You have to become foot soldiers. You have to walk for affirmation and walk again for confirmation. You have to walk to, and through places in this land, taking instinctive pictures of nouns, and then go back, after a time, to see the transformation of these persons, places and things. It is this distraction, this voluntary separation and distinction over time, between the past and the present that helps to create a view of life that is truly independent, because it tests your affirmation.

This is why we can never say we are independent until we revisit our separation from England over long periods of time, such as twenty eight years. We will come to the realization that as much as we disliked many things English because of our history, the differential of time tells us an independent fact. There are just so many ways to do anything. There are just so many ways to ride a bicycle; and even the number of ways to skin a cat is not infinite. There are just so many ways to unite people. We must have a regional radio broadcasting service before we have a Caribbean Court of Justice, or at least have both at the same time.

Indeed, some ways are not particularly English; some ways are simply human. But this independent thought and associated action can only come with proper closure of our servile, historical links with England and other colonial states, and opening of a relationship rooted in the common values and virtues of humankind. This is why reparations are as inseparable from independence as our future is inseparable from our past.

It is in returning to our places of growing up and measuring our growth that we establish the notion that whilst we no longer speak as children, and even though we have put away childhood things, the charity that we display as adults is actually the very same charity (probably less now) that we displayed as children; only now, as adults, the method of distributing that common charity (greater than faith and hope), is simply different.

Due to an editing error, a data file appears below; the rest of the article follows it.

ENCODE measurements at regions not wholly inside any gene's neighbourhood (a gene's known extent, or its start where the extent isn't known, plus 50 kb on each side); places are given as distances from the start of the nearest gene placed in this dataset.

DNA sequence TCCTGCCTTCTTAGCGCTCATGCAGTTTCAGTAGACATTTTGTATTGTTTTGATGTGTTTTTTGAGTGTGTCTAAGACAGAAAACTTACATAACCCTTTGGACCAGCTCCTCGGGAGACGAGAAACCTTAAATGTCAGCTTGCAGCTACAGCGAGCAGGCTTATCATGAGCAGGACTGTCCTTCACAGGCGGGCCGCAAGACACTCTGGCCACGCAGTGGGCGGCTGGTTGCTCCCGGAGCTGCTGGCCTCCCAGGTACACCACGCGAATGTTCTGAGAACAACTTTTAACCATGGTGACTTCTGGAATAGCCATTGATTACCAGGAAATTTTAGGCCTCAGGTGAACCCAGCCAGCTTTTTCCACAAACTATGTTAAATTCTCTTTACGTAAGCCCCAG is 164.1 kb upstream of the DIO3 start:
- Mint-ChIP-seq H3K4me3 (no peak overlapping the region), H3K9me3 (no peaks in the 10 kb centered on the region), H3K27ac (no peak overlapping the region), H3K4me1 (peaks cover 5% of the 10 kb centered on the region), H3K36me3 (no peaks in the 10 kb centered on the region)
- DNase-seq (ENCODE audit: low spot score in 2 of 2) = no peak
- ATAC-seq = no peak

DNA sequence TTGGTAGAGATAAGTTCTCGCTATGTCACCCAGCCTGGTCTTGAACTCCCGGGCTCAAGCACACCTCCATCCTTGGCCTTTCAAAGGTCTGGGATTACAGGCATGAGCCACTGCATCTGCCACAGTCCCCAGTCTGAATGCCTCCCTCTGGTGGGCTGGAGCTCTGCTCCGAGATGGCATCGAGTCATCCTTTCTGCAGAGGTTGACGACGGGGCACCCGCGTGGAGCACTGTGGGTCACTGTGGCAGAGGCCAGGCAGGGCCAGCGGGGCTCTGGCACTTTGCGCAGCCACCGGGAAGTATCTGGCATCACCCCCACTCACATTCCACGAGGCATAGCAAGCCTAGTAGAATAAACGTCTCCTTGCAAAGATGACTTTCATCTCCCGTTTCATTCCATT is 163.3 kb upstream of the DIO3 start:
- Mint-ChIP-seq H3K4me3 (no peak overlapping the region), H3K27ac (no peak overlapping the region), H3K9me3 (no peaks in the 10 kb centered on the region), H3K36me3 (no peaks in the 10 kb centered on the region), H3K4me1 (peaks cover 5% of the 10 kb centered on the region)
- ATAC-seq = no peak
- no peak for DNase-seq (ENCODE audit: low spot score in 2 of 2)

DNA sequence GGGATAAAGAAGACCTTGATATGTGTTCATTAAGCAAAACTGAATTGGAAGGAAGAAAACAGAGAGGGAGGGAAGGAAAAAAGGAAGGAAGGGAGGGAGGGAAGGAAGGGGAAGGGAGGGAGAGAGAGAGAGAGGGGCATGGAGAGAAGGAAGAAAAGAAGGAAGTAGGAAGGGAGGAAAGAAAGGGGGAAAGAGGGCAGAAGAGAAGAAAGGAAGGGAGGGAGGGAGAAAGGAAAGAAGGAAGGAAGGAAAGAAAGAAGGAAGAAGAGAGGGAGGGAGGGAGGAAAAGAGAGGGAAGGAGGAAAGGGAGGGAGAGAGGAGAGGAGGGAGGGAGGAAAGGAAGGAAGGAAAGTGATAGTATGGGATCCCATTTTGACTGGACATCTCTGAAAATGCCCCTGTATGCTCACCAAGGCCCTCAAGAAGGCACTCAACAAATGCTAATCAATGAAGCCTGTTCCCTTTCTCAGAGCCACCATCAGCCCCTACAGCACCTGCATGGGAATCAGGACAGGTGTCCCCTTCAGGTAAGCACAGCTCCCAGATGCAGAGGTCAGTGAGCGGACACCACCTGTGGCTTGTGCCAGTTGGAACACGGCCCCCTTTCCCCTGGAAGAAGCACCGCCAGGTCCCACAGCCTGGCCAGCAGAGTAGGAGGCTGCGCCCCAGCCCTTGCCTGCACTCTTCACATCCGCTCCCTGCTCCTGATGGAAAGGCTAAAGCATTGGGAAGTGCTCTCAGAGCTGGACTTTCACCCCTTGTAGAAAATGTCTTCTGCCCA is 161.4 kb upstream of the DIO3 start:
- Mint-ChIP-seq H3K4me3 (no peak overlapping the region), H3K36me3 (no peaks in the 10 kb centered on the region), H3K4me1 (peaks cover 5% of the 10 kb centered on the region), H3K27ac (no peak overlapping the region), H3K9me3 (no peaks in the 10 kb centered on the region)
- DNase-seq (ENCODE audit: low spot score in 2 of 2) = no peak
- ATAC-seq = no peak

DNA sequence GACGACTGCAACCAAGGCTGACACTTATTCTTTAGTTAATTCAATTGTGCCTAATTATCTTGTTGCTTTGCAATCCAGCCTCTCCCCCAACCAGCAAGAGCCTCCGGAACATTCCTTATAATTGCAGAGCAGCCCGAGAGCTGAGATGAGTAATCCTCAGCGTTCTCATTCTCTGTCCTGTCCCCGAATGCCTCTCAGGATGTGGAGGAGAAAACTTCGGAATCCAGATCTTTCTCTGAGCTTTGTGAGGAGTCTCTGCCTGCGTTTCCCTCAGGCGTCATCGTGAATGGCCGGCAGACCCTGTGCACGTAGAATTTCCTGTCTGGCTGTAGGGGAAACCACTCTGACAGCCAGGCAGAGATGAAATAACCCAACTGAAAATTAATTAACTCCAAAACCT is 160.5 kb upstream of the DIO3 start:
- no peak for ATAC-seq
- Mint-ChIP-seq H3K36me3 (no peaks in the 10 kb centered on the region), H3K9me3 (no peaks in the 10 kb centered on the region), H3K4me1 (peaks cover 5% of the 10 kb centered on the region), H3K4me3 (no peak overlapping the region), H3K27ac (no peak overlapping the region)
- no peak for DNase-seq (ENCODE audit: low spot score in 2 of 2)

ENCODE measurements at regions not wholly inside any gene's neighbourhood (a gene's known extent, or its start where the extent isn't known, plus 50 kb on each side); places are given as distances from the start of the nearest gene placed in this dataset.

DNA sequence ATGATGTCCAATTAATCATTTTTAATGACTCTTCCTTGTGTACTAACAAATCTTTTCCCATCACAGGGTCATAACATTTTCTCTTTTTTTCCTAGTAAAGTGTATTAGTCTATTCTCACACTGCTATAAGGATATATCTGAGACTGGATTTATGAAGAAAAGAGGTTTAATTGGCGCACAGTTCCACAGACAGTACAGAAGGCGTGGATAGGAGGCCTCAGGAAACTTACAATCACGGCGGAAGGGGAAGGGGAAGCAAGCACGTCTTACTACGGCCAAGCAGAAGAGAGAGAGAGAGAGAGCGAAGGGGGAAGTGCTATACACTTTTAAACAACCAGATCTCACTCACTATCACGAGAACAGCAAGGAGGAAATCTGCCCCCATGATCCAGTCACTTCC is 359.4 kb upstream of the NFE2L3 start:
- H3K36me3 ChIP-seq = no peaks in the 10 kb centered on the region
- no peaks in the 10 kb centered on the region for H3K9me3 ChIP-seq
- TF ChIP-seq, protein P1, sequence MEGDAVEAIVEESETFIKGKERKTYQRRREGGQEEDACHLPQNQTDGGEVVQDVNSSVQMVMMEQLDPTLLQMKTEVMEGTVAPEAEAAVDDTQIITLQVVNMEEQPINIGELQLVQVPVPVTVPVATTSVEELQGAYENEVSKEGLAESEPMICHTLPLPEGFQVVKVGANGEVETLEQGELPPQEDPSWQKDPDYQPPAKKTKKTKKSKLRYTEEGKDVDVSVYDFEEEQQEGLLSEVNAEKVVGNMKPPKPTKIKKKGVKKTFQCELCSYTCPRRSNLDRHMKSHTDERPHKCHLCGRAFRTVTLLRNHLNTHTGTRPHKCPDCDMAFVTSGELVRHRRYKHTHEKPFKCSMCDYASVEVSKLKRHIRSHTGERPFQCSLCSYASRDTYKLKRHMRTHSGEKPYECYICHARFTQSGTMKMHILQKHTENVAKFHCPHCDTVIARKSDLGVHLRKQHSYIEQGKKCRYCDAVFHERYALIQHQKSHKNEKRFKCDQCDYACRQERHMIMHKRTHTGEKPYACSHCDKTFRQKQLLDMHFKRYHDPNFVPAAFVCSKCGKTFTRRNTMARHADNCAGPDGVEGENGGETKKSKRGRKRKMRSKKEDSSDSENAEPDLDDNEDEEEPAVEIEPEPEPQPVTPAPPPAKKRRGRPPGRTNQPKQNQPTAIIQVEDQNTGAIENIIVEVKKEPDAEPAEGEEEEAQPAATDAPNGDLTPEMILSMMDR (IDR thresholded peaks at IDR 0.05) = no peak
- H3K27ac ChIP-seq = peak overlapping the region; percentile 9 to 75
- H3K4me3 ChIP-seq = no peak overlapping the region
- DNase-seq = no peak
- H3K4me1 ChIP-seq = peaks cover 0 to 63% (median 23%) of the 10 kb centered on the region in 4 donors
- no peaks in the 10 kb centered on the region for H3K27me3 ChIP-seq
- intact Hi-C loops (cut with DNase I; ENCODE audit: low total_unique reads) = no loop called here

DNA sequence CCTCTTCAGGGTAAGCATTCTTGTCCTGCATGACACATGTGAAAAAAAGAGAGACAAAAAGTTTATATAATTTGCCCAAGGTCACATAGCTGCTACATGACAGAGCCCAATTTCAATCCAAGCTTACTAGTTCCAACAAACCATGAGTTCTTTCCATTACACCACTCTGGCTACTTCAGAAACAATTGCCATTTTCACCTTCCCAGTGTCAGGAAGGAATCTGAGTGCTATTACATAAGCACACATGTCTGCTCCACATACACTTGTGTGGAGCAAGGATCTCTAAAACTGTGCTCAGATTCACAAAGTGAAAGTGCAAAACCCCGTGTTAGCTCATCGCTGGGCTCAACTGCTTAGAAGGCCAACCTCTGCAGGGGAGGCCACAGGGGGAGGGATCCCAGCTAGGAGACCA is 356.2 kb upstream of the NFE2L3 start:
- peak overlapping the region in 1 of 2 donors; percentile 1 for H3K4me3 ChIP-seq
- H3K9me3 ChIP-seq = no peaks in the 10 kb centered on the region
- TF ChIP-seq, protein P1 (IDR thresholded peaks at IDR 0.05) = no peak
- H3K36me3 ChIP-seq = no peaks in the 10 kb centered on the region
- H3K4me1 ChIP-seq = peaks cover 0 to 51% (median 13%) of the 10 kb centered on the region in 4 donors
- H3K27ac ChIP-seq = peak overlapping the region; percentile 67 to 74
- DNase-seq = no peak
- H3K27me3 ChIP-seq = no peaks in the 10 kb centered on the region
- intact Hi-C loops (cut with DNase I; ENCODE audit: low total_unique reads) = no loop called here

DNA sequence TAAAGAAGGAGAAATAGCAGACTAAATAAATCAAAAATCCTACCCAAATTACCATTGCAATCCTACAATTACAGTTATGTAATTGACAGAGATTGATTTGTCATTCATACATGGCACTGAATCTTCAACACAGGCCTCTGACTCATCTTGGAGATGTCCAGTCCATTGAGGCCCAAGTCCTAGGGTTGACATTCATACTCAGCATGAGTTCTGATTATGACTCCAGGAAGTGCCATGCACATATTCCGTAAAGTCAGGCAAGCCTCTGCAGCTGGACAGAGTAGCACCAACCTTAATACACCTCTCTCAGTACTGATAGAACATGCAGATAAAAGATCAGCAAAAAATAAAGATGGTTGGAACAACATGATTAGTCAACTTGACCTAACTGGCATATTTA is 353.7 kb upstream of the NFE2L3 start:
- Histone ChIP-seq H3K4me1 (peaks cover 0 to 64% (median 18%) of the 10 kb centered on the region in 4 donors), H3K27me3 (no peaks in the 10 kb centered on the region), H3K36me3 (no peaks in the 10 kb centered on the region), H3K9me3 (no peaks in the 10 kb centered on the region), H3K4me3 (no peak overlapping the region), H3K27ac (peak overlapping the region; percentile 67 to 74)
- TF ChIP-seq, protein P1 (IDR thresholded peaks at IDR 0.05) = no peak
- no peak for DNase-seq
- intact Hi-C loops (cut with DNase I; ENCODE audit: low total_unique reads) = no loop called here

The next time you hear non-nationals talk about their instant love for Antigua and Barbuda, ask them a few questions; and ask some Antiguans and Barbudans the same too. How many trees have you seen grow? How many children have you witnessed and helped pass through the rigors of life? How many roads, byways and pathways and buildings have you seen altered or transformed? How is your view of today, in this land, different from yesterday, to allow you to arrive at a viewpoint of our present, if you do not know our past? How can you help us surge into the future if your view of our future is dependent only on what you see and hear today?

Some things in life take time. Independence of thought, word and deed takes a long time. You have to get up, get out, and walk about all over this country over periods of time and mingle, to know it and its people. So the next time anyone says they know Antigua and Barbuda and Antiguans and Barbudans and they want to share our independence, ask then to show you the motion and emotion of their long walk for more than a mile and a half around this country. Ask then to show you their feet.

Sunday, October 25, 2009

I Know Teacher, I Know!